Silver Linings Playbook vs. Buffalo ’66

This evening I caught up with the Oscar nominated Silver Linings Playbook, David O. Russell’s follow up to 2010’s The Fighter. I enjoyed it mostly, aside from the slightly plot heavy narrative during the second third. However what struck me most was its glaring resemblance to Vincent Gallo’s masterpiece Buffalo ’66. As soon as the movie ended I had planned to (and still intend to, if truth be told) devote an entire post to this very subject. Infuriatingly, it seems that I was not the first to notice the debt owed by Russell to the 1998 indie classic. Indeed, a quick Google search for Buffalo ’66 and Silver Linings Playbook should yield a plethora of posts, comments and articles devoted to pointing out their very obvious similarities

And I guess they are very obvious. I mean they’re both about mentally unstable, unfeasibly good looking men recently released from institutions (prison in the case of Gallo and a court imposed spell at a mental hospital for Bradley Cooper in Silver Linings Playbook). And both protagonists have an equally mentally unwell parent obsessed with an American Football team, Robert de Niro and the Eagles in Silver Linings, Anjelica Huston and the Bills in Buffalo ’66. They both bear a tragic, obsessive, unrequited love for a woman that has possibly wronged them (in both cases a redhead, I might add). And they both take up with much younger, dance obsessed, goth chicks. The theme of illegal gambling also runs through both.

That said, it would be unfair to suggest that Silver Linings is a complete rip off of Buffalo ’66. It isn’t, although the fact that more critics did not pick up on the influence of the latter is odd. Silver Linings is a much more benevolent and conventional piece, and I mean that in the nicest and least patronising way possible. I guess it’s like the Gervais and Merchant to Buffalo ’66‘s Lee and Herring*. As one of the five people alive that actually enjoyed I ♥ Huckabees, I have been slightly disappointed with Russell’s recent career trajectory, particularly the ultra bland The Fighter. At least Silver Linings is an affecting, if conventional and cliché ridden, drama.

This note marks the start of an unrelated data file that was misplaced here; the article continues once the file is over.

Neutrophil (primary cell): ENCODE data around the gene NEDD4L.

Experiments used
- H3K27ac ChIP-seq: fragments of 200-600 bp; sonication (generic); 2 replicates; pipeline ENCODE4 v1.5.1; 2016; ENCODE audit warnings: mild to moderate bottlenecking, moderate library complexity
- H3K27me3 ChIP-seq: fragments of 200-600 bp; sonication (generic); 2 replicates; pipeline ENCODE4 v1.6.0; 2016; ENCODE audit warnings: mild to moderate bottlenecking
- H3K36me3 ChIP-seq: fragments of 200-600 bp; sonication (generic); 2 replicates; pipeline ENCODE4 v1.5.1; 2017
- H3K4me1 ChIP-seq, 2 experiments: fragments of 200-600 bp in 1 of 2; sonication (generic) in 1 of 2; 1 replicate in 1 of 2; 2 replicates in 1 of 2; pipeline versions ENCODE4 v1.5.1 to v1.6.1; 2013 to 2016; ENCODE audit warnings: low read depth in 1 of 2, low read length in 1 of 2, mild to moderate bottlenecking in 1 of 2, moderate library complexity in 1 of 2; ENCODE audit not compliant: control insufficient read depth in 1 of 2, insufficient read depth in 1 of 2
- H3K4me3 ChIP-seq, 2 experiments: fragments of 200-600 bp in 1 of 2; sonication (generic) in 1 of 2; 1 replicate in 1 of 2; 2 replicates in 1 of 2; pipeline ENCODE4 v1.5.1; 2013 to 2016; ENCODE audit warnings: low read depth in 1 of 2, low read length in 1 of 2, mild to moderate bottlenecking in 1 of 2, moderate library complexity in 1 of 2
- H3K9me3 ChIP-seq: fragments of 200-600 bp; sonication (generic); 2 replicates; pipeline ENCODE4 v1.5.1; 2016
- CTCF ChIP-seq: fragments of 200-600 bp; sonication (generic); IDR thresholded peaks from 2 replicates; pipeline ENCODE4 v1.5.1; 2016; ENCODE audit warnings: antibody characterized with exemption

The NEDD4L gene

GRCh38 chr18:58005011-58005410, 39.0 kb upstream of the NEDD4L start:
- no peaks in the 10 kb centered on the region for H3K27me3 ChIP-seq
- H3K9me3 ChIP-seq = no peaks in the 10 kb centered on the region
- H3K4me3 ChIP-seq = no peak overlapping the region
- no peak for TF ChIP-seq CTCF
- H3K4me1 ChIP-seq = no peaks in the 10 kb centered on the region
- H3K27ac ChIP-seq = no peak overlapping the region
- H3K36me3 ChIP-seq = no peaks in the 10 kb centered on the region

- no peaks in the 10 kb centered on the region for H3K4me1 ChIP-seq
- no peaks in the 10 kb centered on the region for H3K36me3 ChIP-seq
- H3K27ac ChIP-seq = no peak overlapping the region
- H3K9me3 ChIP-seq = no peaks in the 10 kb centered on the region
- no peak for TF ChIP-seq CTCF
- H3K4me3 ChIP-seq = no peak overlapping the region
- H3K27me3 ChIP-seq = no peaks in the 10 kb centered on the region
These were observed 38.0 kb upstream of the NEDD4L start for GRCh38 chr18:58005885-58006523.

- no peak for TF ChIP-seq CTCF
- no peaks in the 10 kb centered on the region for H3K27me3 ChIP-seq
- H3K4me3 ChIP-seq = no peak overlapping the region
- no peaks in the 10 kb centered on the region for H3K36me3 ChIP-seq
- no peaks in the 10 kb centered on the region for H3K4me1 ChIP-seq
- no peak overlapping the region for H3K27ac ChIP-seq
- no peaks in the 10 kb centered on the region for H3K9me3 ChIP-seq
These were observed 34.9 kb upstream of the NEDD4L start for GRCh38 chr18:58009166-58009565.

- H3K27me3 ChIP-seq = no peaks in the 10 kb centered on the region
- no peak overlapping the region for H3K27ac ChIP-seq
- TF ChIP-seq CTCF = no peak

But old Gallo isn’t entirely innocent in all of this either. While everyone was too busy (erroneously) accusing him of ripping off John Cassavetes in 1998 when Buffalo ’66 was released, they overlooked the movie’s greatest influence – Barbara Loden’s 1970 classic, Wanda. Annoyingly, I wasn’t the first to notice this either. From it’s washed out, blown-up 16mm aesthetic to the quirky central relationship between its feckless, eponymous heroine and Michael Higgins’ armed robber, anyone who sees Loden’s overlooked classic should recognise the debt owed by Gallo to this pioneering director.

So I suppose that everybody is probably ripping somebody off. I guess that the secret lies in ripping off something like Wanda, a film that is probably only seen by film studies students these days, rather than Buffalo ’66, a film that changed the lives of countless nerds now in their late twenties/early thirties and with fans anal enough to post these types of rebukes on the internet.

*Possibly a very bad analogy. But I’m sure you get my point.

There are 2 comments

  1. Matt

    I couldn’t agree more, i have no doubt that the Silver Linings
    screenwriter has seen Buffalo ’66 at some point, way too
    many similarities. Not a rip-off, but way too much borrowing

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